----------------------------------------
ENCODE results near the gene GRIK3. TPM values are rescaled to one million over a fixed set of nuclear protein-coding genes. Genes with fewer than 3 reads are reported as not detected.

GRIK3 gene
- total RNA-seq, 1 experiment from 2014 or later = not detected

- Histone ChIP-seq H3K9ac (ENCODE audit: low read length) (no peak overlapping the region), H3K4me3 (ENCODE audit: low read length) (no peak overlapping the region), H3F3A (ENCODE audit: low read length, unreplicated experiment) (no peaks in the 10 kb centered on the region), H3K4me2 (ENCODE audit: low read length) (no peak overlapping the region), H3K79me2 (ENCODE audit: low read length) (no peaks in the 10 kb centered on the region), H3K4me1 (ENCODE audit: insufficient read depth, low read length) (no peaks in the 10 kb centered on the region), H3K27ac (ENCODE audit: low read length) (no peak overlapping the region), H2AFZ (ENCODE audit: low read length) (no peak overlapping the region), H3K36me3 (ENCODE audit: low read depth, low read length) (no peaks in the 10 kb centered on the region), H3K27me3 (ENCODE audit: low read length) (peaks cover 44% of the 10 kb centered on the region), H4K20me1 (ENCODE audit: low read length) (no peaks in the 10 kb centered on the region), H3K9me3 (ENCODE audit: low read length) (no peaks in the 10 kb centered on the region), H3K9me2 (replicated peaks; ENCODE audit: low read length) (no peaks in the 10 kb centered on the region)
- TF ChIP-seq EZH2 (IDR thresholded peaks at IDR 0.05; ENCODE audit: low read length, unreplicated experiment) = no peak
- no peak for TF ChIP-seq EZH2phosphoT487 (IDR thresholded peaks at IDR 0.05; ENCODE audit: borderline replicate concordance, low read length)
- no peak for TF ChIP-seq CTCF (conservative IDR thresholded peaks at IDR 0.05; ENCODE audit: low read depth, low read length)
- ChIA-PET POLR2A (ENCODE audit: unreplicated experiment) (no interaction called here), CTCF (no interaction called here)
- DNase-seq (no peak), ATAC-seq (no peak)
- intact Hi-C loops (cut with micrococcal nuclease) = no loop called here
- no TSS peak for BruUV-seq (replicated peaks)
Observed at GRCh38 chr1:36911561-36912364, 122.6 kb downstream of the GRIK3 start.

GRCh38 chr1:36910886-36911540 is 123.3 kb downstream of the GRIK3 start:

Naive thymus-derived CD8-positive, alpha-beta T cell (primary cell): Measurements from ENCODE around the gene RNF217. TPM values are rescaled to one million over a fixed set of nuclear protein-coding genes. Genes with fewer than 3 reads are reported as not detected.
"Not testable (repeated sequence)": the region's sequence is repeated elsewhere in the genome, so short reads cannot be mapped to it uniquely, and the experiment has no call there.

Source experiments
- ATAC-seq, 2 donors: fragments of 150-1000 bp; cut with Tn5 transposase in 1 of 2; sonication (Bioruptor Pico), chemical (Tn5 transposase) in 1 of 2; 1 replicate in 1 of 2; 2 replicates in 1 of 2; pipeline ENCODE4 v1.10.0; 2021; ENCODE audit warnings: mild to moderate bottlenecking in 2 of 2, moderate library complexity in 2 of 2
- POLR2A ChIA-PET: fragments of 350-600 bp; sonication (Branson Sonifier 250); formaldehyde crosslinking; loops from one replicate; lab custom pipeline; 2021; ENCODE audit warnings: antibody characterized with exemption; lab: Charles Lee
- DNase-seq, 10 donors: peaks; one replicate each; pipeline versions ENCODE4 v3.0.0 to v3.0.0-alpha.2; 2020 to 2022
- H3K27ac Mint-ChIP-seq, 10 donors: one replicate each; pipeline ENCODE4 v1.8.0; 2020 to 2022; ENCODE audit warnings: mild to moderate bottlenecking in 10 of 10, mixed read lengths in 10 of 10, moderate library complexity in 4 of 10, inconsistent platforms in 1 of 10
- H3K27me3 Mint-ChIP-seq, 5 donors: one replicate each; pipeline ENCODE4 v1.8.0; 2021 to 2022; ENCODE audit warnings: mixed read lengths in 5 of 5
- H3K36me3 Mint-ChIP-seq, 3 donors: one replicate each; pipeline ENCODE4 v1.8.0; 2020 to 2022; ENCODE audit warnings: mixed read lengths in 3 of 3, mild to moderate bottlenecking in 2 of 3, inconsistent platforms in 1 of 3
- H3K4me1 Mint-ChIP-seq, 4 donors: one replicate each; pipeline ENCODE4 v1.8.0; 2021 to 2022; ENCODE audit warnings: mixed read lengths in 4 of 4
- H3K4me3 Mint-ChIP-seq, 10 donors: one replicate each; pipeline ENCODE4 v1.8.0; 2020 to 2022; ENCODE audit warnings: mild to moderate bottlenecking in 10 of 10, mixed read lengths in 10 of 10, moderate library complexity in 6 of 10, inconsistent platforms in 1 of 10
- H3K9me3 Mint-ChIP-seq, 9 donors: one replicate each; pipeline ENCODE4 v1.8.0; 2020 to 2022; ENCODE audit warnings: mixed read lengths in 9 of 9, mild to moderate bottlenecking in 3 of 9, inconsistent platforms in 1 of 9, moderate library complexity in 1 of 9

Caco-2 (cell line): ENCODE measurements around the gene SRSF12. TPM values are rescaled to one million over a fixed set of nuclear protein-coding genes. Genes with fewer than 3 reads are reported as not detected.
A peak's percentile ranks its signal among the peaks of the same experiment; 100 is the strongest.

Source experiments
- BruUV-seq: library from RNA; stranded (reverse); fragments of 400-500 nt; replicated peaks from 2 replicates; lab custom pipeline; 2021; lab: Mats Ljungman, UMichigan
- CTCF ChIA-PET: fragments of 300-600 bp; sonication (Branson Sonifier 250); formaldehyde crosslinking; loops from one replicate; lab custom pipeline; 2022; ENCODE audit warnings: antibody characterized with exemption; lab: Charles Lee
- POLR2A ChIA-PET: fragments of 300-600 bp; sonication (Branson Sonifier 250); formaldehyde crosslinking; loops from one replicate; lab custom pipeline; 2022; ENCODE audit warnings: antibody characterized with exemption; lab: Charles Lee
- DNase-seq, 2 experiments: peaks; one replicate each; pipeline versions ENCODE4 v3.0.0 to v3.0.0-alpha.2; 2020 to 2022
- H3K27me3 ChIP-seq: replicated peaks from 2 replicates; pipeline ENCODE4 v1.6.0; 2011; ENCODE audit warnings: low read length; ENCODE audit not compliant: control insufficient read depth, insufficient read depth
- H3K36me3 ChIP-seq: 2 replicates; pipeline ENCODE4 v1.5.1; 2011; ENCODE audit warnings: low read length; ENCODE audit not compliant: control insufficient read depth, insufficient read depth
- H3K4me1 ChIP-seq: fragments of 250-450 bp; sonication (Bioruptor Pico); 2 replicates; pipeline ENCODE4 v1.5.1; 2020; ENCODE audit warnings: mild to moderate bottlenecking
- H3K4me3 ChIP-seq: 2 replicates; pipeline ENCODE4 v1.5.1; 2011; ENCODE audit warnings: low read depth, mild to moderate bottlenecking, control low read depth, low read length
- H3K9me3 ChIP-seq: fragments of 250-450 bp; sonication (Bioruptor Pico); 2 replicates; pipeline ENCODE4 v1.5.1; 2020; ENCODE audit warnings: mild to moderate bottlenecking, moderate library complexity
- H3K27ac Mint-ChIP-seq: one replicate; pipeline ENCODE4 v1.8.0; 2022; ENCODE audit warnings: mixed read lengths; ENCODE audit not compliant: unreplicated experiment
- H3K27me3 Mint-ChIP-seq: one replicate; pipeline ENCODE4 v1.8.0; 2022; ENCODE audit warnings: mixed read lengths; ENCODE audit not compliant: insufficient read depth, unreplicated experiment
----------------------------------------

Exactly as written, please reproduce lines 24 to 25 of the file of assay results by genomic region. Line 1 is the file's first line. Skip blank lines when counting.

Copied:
- H3K4me3 Mint-ChIP-seq, 10 donors: one replicate each; pipeline ENCODE4 v1.8.0; 2020 to 2022; ENCODE audit warnings: mild to moderate bottlenecking in 10 of 10, mixed read lengths in 10 of 10, moderate library complexity in 6 of 10, inconsistent platforms in 1 of 10
- H3K9me3 Mint-ChIP-seq, 9 donors: one replicate each; pipeline ENCODE4 v1.8.0; 2020 to 2022; ENCODE audit warnings: mixed read lengths in 9 of 9, mild to moderate bottlenecking in 3 of 9, inconsistent platforms in 1 of 9, moderate library complexity in 1 of 9